HONOLULU — Hawaii’s land board on Thursday granted a construction permit for athat Native Hawaiians consider sacred, a project that divided the state.
In a statement, the board announced that they voted 5-2 to approve the recommendation of retired judge Riki May Amano to allow construction to move forward, CBS affiliate KGMB-TV reports.
“This was one of the most difficult decisions this Board has ever made,” chairperson Suzanne Case said in the statement. “The members greatly respected and considered the concerns raised by those opposed to the construction of the Thirty-Meter Telescope at the Mauna Kea Science Reserve.”
The $1.4 billion Thirty Meter Telescope pitted people who say the instrument will provide educational and economic opportunities against those who say it will desecrate the state’s tallest mountain, called Mauna Kea.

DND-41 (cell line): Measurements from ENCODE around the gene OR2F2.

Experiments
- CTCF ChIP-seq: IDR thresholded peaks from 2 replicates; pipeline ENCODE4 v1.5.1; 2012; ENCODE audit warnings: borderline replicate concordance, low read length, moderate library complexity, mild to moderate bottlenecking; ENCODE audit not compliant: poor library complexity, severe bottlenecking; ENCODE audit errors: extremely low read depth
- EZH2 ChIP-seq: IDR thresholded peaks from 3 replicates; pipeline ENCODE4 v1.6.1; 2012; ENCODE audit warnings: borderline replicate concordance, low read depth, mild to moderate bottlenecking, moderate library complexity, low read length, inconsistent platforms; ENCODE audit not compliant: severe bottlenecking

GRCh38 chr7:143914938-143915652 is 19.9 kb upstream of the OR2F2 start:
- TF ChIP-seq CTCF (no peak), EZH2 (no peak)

Plans for what would be one of the world’s largest telescopes date to 2009, when scientists selected Mauna Kea after a five-year around-the-world campaign to find the ideal site for what telescope officials say “will likely revolutionize our understanding of the universe.”
The project won a series of approvals from Hawaii, including a permit to build on conservation land in 2011.to start construction. Then in 2015, the state Supreme Court invalidated the permit and ordered the project to undergo the process all over again.
Pursuing the telescope took more than 10 years, Douglas Ing, an attorney representing the telescope project, told the land board during final arguments on Sept. 20. “Enormous resources” were spent and community meetings were held, he said.
“It wanted to become part of this community,” Ing said. “It learned the values of this community.”
Paul Neves, a master hula teacher and opponent, said the nonprofit building the telescope is made up of outsiders and that there was too much development on Mauna Kea, where there are 13 telescopes.
“You failed up there,” he told…